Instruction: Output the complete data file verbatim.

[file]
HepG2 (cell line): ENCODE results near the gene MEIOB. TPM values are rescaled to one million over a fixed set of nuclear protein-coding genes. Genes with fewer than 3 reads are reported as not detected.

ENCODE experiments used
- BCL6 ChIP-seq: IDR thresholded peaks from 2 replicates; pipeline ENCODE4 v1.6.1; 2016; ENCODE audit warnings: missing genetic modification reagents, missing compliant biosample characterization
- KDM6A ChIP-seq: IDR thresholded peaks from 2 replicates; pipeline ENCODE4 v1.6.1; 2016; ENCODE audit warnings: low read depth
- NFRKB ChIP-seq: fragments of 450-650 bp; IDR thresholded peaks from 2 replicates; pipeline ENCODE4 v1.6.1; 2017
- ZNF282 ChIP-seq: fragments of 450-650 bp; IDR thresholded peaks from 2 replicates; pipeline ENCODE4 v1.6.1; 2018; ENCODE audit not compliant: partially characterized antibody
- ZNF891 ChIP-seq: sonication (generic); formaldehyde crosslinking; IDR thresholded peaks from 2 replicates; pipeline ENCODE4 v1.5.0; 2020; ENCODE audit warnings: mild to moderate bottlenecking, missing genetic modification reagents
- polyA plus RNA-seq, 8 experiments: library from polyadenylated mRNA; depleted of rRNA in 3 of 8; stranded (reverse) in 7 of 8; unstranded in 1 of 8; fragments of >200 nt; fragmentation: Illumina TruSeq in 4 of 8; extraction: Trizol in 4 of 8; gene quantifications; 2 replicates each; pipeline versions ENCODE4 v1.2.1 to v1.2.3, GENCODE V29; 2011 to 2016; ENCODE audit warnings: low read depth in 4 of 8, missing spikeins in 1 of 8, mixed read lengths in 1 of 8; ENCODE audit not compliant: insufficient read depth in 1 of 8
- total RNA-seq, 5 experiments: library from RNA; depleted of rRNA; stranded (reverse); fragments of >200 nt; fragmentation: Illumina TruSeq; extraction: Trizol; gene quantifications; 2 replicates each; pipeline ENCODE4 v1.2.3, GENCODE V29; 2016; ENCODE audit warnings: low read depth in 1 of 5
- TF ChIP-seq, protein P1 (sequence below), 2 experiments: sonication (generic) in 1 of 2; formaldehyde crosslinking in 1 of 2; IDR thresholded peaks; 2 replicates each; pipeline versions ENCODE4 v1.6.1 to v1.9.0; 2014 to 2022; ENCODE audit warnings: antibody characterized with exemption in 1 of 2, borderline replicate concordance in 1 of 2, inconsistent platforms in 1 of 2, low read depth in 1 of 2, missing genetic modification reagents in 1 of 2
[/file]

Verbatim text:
HepG2 (cell line): ENCODE results near the gene MEIOB. TPM values are rescaled to one million over a fixed set of nuclear protein-coding genes. Genes with fewer than 3 reads are reported as not detected.

ENCODE experiments used
- BCL6 ChIP-seq: IDR thresholded peaks from 2 replicates; pipeline ENCODE4 v1.6.1; 2016; ENCODE audit warnings: missing genetic modification reagents, missing compliant biosample characterization
- KDM6A ChIP-seq: IDR thresholded peaks from 2 replicates; pipeline ENCODE4 v1.6.1; 2016; ENCODE audit warnings: low read depth
- NFRKB ChIP-seq: fragments of 450-650 bp; IDR thresholded peaks from 2 replicates; pipeline ENCODE4 v1.6.1; 2017
- ZNF282 ChIP-seq: fragments of 450-650 bp; IDR thresholded peaks from 2 replicates; pipeline ENCODE4 v1.6.1; 2018; ENCODE audit not compliant: partially characterized antibody
- ZNF891 ChIP-seq: sonication (generic); formaldehyde crosslinking; IDR thresholded peaks from 2 replicates; pipeline ENCODE4 v1.5.0; 2020; ENCODE audit warnings: mild to moderate bottlenecking, missing genetic modification reagents
- polyA plus RNA-seq, 8 experiments: library from polyadenylated mRNA; depleted of rRNA in 3 of 8; stranded (reverse) in 7 of 8; unstranded in 1 of 8; fragments of >200 nt; fragmentation: Illumina TruSeq in 4 of 8; extraction: Trizol in 4 of 8; gene quantifications; 2 replicates each; pipeline versions ENCODE4 v1.2.1 to v1.2.3, GENCODE V29; 2011 to 2016; ENCODE audit warnings: low read depth in 4 of 8, missing spikeins in 1 of 8, mixed read lengths in 1 of 8; ENCODE audit not compliant: insufficient read depth in 1 of 8
- total RNA-seq, 5 experiments: library from RNA; depleted of rRNA; stranded (reverse); fragments of >200 nt; fragmentation: Illumina TruSeq; extraction: Trizol; gene quantifications; 2 replicates each; pipeline ENCODE4 v1.2.3, GENCODE V29; 2016; ENCODE audit warnings: low read depth in 1 of 5
- TF ChIP-seq, protein P1 (sequence below), 2 experiments: sonication (generic) in 1 of 2; formaldehyde crosslinking in 1 of 2; IDR thresholded peaks; 2 replicates each; pipeline versions ENCODE4 v1.6.1 to v1.9.0; 2014 to 2022; ENCODE audit warnings: antibody characterized with exemption in 1 of 2, borderline replicate concordance in 1 of 2, inconsistent platforms in 1 of 2, low read depth in 1 of 2, missing genetic modification reagents in 1 of 2